“We ended up winning that game but it was hard for me to do that because I am a loyal person. At the same time, I’m a manager today because I don’t let my heart overweigh the importance of the game. When I talk to my team, every time I talk to them, I tell them the most important thing, our first priority, is to win the game, and I never let that my heart overrule that. I think there came a time where I had to give him a break and sit him. At the same time, I never once gave up on him, because I’ve always known that he could get back to where he was at.”

Rockies manager Jim Tracy didn’t have his best series against the Phillies, making numerous questionable decisions that were topped by allowing tired closer Huston Street to face Ryan Howard with the game on the line in the ninth inning of Game Four rather than bring in left-hander Joe Beimel. Howard hit a game-tying two-run double, and Jayson Werth followed with the game-winning single.

Keeping in mind that the ballots had to be cast before the postseason started, Tracy will certainly be the runaway winner for NL Manager of the Year. He guided the Rockies to a 74-42 finish after being promoted from bench coach on May 29 when Clint Hurdle was fired; the Rockies were 18-28 under Hurdle.

The contracts of both Tracy and general manager Dan O’Dowd expire at the end of the month. The Rockies are expected to sign O’Dowd to an extension in the coming days, and then work to bring Tracy back. However, Tracy followed his season-long pattern of not talking about his future when asked after his team’s elimination by the Phillies: “When I told Danny on about the 29th of May that I would do this, I said I wanted no discussion whatsoever as far as the future was concerned,” Tracy said. “I think there’s plenty of time to sit down and talk about something like that and deal with that situation. But I wanted no conversation, I wanted no involvement whatsoever, to distort the focus from where it should have been, and that is on these players and their accomplishments over the course of this season.”

The Rockies made it to the postseason for the second time in the last three years after getting to the playoffs just once in their first 15 seasons. The Rockies got to the World Series for the only time in their history in 2007, and Tracy believes they have what it takes to break through and win it all in the near future, stressing that to his players in a brief team meeting following the NLDS loss. “I talked to them about was the fact of the door of opportunity that’s in front of you,” Tracy said. “We knocked on it. We stuck our head in there. But the idea of being able to get all the way through it and play that last game of the year and win, you have to keep pounding on that door. You can’t go away. You can’t show up three or four years later and have it be real new to you again. You have to continue to push the envelope. Move forward and try to give yourself the opportunity to go back year after year after year, as many times as you can, until you go all the way through there and play that last game of the year and win.”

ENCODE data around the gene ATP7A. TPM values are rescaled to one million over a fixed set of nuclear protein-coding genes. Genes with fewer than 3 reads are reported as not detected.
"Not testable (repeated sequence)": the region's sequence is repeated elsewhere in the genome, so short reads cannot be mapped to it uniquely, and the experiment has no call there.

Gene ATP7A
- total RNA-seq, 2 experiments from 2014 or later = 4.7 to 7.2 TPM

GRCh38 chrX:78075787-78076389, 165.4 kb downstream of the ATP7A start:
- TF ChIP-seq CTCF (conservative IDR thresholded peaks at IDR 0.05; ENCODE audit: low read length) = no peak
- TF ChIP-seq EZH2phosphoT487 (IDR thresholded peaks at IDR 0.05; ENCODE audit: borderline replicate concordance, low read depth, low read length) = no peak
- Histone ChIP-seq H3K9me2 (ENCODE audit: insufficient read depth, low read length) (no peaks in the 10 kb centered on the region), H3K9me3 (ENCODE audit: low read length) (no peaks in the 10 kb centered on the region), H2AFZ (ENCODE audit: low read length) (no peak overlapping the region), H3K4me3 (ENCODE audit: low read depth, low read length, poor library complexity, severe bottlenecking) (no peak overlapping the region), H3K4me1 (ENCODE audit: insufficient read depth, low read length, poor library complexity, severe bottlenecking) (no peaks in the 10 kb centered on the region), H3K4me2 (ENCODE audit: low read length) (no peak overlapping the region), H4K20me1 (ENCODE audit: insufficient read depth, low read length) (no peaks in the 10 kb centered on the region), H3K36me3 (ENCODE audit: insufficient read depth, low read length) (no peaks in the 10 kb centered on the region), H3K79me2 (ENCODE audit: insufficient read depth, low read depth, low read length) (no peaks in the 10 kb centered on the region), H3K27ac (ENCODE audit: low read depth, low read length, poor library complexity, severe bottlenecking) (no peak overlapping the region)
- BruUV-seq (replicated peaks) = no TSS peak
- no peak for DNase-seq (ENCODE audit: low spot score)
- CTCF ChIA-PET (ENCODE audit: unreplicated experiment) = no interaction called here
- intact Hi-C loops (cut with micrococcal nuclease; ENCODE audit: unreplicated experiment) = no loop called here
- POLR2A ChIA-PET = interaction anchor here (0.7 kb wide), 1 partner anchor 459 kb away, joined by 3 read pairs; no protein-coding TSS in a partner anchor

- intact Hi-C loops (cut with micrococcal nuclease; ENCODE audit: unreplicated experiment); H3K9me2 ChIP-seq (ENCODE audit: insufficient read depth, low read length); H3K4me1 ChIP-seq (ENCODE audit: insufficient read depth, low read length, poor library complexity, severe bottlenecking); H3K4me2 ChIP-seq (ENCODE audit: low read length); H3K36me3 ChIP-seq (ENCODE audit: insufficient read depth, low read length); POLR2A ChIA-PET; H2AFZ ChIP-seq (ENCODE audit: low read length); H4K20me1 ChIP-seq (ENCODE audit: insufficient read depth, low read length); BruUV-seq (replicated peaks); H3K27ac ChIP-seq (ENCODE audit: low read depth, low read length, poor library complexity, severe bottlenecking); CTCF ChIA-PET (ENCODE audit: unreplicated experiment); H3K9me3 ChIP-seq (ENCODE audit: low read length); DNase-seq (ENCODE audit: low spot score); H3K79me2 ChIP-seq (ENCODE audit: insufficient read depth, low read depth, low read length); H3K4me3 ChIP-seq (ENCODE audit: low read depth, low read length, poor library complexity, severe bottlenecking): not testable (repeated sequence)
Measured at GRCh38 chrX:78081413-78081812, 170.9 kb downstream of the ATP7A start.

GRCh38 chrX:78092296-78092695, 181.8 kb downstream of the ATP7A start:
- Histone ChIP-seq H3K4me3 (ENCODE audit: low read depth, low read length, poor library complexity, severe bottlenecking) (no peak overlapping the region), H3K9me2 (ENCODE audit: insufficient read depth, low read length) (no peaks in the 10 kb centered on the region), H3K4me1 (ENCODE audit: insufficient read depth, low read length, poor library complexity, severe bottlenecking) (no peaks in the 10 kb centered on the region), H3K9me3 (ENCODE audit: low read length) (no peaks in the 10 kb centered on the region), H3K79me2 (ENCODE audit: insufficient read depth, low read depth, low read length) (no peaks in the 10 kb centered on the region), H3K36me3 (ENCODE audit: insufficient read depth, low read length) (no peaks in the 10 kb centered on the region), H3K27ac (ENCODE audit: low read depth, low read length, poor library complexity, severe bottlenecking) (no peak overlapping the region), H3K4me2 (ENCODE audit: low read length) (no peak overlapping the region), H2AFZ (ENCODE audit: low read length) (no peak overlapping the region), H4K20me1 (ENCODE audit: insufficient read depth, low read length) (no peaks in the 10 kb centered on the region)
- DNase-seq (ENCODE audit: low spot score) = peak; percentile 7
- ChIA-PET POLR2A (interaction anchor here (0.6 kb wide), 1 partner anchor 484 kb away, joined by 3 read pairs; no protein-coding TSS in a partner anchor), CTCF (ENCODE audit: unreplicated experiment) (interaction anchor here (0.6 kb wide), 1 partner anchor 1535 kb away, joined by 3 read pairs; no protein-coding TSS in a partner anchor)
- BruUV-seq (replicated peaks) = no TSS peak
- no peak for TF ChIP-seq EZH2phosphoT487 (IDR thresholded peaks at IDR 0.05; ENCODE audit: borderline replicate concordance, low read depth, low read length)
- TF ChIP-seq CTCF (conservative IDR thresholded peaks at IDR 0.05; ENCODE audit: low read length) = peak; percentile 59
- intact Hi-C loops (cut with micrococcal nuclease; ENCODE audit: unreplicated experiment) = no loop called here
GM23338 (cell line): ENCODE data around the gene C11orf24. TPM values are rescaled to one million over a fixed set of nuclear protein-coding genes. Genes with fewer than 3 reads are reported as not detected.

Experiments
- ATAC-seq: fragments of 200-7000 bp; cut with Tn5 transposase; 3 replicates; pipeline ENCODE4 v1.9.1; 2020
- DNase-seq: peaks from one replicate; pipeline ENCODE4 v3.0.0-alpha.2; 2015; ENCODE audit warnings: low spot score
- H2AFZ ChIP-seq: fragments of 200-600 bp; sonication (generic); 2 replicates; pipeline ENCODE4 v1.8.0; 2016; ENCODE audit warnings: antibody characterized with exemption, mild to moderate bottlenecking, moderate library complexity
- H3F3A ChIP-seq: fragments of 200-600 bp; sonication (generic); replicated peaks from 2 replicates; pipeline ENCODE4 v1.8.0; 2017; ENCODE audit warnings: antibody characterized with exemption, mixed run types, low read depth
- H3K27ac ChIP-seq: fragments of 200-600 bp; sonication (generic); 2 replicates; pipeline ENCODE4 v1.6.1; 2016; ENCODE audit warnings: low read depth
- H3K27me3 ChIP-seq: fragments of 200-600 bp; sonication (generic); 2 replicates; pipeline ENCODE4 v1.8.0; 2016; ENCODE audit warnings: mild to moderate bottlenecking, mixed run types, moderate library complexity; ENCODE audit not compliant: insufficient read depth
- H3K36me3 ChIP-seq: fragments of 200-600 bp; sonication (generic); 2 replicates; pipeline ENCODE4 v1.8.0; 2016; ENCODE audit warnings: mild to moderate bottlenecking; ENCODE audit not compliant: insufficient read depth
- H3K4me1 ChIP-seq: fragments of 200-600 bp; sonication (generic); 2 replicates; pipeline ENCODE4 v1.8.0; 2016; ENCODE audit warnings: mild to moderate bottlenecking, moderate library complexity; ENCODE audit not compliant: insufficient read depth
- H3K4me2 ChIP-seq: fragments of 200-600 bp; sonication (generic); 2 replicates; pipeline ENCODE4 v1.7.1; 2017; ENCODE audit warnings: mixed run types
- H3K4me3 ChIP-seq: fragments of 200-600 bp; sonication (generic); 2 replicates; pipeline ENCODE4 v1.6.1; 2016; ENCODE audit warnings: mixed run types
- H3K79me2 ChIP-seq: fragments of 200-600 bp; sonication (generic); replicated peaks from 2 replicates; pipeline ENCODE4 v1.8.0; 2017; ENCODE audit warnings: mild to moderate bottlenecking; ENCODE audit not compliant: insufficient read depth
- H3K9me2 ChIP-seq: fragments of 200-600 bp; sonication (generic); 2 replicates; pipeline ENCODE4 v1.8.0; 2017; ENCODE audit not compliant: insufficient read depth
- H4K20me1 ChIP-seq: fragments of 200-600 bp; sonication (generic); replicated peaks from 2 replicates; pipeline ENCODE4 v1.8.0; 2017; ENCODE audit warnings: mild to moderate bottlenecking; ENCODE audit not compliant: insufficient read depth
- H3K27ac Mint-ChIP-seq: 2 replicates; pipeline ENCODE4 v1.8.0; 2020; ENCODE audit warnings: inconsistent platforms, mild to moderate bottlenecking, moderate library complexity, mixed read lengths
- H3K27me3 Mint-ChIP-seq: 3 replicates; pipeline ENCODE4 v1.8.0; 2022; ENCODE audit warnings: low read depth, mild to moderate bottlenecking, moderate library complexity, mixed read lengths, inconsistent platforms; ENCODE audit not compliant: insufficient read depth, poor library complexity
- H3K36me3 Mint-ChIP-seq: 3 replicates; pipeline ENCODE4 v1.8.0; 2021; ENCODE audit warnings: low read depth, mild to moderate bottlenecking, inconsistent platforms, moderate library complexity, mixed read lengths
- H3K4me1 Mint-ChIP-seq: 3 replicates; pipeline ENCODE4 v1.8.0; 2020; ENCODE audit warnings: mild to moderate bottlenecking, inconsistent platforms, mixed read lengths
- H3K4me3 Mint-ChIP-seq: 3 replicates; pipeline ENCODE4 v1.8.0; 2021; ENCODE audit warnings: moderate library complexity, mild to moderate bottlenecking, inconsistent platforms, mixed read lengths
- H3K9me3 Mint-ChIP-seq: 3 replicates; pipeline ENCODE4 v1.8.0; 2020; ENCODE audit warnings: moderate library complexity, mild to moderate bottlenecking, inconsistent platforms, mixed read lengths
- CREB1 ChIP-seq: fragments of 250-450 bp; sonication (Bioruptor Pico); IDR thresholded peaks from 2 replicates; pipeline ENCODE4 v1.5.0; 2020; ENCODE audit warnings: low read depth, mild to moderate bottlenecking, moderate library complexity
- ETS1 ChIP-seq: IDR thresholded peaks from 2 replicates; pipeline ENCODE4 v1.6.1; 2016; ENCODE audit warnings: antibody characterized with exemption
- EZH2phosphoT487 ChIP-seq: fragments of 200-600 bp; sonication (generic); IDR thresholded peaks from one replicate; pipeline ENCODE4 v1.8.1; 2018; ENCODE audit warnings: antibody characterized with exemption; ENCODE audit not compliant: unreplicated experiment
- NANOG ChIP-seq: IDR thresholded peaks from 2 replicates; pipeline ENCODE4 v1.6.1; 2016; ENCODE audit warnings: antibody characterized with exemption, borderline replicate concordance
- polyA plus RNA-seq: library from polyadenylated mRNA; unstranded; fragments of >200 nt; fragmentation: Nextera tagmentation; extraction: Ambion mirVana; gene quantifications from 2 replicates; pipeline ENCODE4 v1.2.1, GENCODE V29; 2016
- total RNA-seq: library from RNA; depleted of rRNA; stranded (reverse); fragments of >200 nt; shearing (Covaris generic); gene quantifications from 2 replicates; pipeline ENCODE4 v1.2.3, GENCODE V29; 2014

It seems the Yankees are the bane of every mid-market and small-market team in baseball. Whenever the Yankees have success, it seems people associated with those clubs and fans in those cities discredit it because of payroll issues. That was the case again in some circles when the Yankees swept the Twins in the ALDS. Much was made about the payroll disparities, as the Yankees started off the season at a major league-high $201 million, while the Twins were at $65 million, which ranked 24th among the 30 teams, though they made a number of late-season moves in adding shortstop Orlando Cabrera, right-hander Carl Pavano, right-hander reliever Jon Rauch, and left-handed reliever Ron Mahay.

Thus, it was refreshing to hear Twins manager Ron Gardenhire not use money as an excuse for his team getting TKO’d in the first round of the playoffs after their amazing late-season run to overtake the Tigers for the AL Central title. Counting the ALDS, the Yankees went 10-0 against the Twins this year. “They are professionals and they are baseball players,” Gardenhire said of the Yankees and particularly their longtime stalwarts such as Rivera, left-hander Andy Pettitte, catcher Jorge Posada, and shortstop Derek Jeter.